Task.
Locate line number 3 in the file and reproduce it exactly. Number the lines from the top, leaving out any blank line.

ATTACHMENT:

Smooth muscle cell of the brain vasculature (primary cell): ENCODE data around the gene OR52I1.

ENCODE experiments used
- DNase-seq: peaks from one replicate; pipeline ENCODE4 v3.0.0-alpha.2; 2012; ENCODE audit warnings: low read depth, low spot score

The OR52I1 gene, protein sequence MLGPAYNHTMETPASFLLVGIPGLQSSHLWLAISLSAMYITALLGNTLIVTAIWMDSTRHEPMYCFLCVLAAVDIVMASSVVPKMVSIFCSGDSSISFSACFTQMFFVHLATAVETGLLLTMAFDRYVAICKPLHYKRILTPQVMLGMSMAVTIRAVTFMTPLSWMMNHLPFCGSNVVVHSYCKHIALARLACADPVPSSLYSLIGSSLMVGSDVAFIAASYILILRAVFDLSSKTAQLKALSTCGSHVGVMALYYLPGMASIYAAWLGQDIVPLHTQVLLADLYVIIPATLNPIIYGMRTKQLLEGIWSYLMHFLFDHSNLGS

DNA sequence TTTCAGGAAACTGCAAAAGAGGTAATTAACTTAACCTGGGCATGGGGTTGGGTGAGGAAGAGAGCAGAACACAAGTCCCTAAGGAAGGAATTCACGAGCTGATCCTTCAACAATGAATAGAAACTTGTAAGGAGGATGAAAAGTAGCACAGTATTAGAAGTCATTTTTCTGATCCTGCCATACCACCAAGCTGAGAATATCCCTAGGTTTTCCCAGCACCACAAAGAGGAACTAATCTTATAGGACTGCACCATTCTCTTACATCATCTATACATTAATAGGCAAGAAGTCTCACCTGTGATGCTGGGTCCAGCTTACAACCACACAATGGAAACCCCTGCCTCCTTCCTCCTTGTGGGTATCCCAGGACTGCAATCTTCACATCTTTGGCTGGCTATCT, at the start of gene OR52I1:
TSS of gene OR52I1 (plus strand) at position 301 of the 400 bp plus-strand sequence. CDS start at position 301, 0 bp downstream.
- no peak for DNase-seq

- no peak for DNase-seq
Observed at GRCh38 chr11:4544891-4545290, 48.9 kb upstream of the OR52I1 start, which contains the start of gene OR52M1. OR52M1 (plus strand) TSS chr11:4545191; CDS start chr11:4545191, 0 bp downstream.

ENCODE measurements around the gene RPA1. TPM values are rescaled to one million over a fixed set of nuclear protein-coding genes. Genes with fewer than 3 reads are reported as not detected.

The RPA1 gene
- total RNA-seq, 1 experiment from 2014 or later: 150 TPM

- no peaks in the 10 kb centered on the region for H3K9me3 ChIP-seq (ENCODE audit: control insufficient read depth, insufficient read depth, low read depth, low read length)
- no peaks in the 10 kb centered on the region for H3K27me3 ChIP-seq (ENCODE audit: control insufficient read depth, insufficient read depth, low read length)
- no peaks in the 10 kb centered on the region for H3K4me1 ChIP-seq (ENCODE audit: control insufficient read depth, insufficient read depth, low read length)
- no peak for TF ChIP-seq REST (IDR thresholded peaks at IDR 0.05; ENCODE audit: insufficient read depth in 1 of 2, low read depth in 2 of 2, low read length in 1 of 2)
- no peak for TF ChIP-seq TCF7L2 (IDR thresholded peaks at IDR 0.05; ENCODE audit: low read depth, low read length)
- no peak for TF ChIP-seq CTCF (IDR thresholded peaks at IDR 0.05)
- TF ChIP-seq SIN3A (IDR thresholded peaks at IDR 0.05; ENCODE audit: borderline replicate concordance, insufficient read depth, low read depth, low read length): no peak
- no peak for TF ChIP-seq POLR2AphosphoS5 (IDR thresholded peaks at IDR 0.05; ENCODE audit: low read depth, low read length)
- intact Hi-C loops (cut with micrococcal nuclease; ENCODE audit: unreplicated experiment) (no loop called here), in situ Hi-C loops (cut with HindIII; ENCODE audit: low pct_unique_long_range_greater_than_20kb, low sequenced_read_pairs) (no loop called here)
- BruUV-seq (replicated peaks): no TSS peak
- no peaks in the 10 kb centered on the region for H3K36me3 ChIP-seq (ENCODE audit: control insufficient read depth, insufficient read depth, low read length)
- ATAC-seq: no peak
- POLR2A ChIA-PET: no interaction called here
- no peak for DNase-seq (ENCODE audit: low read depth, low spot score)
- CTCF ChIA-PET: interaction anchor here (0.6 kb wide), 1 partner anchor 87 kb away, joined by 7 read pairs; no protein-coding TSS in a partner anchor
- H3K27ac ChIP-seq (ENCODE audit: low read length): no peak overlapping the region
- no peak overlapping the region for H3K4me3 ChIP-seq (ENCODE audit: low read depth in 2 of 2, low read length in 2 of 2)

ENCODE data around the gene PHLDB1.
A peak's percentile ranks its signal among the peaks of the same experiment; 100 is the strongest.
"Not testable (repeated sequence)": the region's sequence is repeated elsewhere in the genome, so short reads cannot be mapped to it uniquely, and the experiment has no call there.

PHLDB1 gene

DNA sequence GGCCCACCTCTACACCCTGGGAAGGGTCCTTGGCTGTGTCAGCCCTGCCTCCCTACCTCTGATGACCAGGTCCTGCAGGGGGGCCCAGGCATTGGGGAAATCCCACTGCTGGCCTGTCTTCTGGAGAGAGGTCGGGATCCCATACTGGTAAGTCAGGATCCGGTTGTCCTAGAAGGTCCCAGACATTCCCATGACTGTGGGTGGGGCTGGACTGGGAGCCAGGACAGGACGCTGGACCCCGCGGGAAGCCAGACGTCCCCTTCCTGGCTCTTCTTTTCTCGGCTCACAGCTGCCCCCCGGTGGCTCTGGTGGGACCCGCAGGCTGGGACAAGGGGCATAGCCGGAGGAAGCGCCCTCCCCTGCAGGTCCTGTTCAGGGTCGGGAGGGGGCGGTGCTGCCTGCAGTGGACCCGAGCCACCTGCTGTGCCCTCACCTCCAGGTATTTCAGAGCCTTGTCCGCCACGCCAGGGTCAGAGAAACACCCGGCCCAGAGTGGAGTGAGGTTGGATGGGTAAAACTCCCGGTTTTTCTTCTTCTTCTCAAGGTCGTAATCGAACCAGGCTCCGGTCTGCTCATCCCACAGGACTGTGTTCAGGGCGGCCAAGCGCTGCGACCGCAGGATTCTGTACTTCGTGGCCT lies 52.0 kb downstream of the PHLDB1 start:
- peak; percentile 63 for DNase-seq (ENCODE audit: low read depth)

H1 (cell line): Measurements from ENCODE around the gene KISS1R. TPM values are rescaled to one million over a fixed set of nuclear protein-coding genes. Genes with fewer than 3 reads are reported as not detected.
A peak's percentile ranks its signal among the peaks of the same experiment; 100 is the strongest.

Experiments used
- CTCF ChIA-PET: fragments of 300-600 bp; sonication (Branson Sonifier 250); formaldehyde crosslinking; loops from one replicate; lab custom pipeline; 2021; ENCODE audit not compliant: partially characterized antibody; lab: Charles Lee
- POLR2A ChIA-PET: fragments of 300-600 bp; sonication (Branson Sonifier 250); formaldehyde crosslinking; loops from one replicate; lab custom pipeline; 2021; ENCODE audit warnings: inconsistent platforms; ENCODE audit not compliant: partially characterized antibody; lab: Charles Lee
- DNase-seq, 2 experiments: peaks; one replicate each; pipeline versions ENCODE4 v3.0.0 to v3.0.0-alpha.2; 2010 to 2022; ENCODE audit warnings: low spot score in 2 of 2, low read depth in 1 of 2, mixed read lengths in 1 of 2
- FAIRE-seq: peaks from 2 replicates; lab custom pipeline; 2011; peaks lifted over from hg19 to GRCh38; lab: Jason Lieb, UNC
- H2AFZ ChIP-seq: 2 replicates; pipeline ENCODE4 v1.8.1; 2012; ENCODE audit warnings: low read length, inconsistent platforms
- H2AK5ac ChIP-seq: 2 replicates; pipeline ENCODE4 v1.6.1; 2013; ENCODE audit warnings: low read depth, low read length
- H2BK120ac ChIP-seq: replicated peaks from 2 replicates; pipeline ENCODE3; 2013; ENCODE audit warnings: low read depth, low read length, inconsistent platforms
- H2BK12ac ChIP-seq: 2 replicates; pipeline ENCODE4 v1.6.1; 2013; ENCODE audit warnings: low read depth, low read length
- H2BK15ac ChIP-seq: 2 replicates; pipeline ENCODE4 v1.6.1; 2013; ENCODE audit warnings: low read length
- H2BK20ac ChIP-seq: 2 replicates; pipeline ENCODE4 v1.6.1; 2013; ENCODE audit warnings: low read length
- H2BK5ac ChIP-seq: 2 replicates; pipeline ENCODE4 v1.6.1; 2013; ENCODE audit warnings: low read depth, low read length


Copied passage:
- DNase-seq: peaks from one replicate; pipeline ENCODE4 v3.0.0-alpha.2; 2012; ENCODE audit warnings: low read depth, low spot score